People often file for personal bankruptcy because they are desperately in need of a reprieve from aggressive collection activity. They may dread answering the phone or worry that every knock at the door is a process server. They could also already face a pending lawsuit brought by an unhappy creditor. Lawsuits can lead to wage garnishment or property liens and demand immediate action.
Bankruptcy is the solution for many people overwhelmed by aggressive collection efforts. As soon as someone files, an automatic stay will prevent harassing phone calls and temporarily halt even lawsuits brought by creditors. However, they have to follow certain court procedures to complete the bankruptcy process and discharge the balance owed on their unsecured debts.
Chapter 7 bankruptcy often appeals to people because of how quickly it leads to a discharge. However, not everyone qualifies for Chapter 7 bankruptcy, as there are strict income limits. Beyond that, there may be property you want to protect that you could not exempt in a Chapter 7 filing. If you move forward with Chapter 13 proceedings, how long will it take to receive a discharge?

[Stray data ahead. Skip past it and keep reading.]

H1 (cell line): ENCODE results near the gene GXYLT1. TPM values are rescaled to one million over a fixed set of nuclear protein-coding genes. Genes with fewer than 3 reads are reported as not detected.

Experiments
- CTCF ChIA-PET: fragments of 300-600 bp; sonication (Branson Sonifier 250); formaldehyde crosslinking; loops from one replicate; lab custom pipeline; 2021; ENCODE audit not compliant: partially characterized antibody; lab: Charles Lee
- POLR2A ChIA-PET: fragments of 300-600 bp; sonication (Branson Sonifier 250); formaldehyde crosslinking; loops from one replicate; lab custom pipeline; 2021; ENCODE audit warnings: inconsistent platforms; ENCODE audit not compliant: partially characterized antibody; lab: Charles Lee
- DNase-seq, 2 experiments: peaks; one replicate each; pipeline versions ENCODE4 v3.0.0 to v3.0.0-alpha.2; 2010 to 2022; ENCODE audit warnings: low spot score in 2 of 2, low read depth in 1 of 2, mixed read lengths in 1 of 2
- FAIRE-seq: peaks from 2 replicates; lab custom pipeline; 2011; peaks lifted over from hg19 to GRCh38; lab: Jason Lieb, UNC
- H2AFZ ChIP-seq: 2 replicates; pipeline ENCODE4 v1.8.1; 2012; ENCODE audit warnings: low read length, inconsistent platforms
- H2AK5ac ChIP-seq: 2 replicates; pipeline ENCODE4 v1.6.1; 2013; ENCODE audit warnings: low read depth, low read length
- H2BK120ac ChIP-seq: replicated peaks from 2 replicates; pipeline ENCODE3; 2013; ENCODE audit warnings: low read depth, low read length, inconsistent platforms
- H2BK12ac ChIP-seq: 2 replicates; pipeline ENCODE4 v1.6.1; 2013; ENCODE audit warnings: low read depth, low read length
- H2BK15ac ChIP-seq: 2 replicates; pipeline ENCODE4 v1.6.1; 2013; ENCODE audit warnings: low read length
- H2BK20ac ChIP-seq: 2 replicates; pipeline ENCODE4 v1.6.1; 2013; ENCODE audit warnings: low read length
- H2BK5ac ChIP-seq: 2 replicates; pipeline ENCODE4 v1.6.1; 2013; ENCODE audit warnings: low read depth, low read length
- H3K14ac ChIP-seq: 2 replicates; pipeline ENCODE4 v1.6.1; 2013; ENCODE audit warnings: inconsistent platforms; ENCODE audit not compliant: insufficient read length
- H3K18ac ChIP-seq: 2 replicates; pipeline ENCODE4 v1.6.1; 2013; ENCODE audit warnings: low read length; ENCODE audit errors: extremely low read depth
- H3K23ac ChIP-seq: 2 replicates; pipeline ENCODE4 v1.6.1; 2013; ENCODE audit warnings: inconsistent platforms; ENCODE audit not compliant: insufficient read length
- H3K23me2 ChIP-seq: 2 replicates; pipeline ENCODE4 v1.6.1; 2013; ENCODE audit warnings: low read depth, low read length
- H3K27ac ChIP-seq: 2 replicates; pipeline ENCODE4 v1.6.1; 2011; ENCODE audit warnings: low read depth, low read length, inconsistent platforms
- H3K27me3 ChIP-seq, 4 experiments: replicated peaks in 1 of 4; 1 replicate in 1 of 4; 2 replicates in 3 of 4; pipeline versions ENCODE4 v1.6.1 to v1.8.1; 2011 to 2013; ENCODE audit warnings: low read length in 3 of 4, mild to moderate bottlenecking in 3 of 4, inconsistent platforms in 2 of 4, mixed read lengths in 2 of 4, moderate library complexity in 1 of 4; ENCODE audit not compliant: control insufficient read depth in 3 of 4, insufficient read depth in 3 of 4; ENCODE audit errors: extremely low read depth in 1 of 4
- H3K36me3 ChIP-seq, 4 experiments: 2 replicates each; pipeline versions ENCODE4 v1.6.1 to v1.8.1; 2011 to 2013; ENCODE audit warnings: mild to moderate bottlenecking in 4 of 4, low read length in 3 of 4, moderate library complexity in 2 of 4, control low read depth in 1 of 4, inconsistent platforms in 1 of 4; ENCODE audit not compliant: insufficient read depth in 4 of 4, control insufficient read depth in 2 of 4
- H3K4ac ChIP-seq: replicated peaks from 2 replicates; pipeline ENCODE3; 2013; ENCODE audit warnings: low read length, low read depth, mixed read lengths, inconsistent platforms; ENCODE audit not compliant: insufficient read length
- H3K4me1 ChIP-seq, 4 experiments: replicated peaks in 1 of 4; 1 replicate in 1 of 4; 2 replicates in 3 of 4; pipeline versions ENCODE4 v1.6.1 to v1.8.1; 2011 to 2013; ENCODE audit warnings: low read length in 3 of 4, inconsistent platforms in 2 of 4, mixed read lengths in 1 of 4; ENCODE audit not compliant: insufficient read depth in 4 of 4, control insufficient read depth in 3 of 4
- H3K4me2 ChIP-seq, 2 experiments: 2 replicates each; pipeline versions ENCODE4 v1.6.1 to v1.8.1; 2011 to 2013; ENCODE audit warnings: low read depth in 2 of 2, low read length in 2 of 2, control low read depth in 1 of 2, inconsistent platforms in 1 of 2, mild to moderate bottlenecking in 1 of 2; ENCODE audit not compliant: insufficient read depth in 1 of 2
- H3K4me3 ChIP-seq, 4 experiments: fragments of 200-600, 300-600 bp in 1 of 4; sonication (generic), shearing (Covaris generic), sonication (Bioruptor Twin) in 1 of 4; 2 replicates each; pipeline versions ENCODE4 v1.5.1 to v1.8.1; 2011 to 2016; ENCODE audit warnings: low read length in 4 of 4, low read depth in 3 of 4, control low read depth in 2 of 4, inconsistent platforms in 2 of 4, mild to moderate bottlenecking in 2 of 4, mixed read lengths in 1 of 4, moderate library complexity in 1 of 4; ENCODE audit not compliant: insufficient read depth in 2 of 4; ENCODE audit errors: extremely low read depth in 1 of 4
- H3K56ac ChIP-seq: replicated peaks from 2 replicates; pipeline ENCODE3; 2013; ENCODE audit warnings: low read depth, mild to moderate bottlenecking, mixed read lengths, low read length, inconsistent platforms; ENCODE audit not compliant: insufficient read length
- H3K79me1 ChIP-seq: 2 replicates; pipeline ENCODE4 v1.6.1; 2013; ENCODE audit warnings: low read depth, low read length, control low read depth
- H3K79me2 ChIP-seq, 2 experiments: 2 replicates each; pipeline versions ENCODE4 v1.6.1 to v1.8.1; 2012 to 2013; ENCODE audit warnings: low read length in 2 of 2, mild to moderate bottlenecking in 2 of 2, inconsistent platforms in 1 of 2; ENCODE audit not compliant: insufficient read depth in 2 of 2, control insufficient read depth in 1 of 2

You need to make years of payments first
Chapter 13 is a relatively lengthy bankruptcy process. Instead of liquidating or selling off some of your property to pay what you can before your discharge, you have to rework your budget and make monthly payments to the courts.
Repayment plans in Chapter 13 bankruptcies typically last for at least three years, sometimes longer. It is only after you have complete all of the required payments and have the courts review and approve your filing that you will finally receive your discharge.
The longer timeline reduces credit bureau reporting
Although you will spend years making payments in a Chapter 13 bankruptcy, it will typically affect your credit roughly as long as a Chapter 7 filing will.
A Chapter 7 bankruptcy will be on your credit report for 10 years after your discharge, while a Chapter 13 Bankruptcy will only show up for seven years after your discharge. The difference in timing evens out in the long run.
Understanding the timeline for Chapter 13 bankruptcy and the unique rules that apply to this valuable form of financial protection can help those trying to regain control over their personal debt.